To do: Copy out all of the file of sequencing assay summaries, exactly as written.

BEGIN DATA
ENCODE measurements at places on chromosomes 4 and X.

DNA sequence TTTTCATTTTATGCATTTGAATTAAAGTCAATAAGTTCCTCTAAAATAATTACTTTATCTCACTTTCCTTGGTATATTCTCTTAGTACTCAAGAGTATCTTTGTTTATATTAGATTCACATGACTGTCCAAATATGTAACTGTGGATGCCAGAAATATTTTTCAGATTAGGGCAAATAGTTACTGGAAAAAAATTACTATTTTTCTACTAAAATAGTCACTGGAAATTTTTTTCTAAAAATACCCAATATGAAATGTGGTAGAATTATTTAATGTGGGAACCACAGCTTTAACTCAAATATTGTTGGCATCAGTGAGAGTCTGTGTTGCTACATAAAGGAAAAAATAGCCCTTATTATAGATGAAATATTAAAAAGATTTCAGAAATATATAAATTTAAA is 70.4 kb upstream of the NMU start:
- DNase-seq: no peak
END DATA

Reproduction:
ENCODE measurements at places on chromosomes 4 and X.

DNA sequence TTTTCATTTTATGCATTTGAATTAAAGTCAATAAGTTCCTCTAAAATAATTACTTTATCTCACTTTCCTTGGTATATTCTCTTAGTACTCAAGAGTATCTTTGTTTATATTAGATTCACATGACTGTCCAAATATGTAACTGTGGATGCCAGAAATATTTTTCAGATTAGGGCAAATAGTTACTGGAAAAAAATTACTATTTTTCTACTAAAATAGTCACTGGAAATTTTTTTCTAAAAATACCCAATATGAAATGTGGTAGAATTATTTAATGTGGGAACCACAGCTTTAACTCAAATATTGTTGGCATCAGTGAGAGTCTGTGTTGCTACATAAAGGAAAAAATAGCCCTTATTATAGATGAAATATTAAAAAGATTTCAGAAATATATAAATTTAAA is 70.4 kb upstream of the NMU start:
- DNase-seq: no peak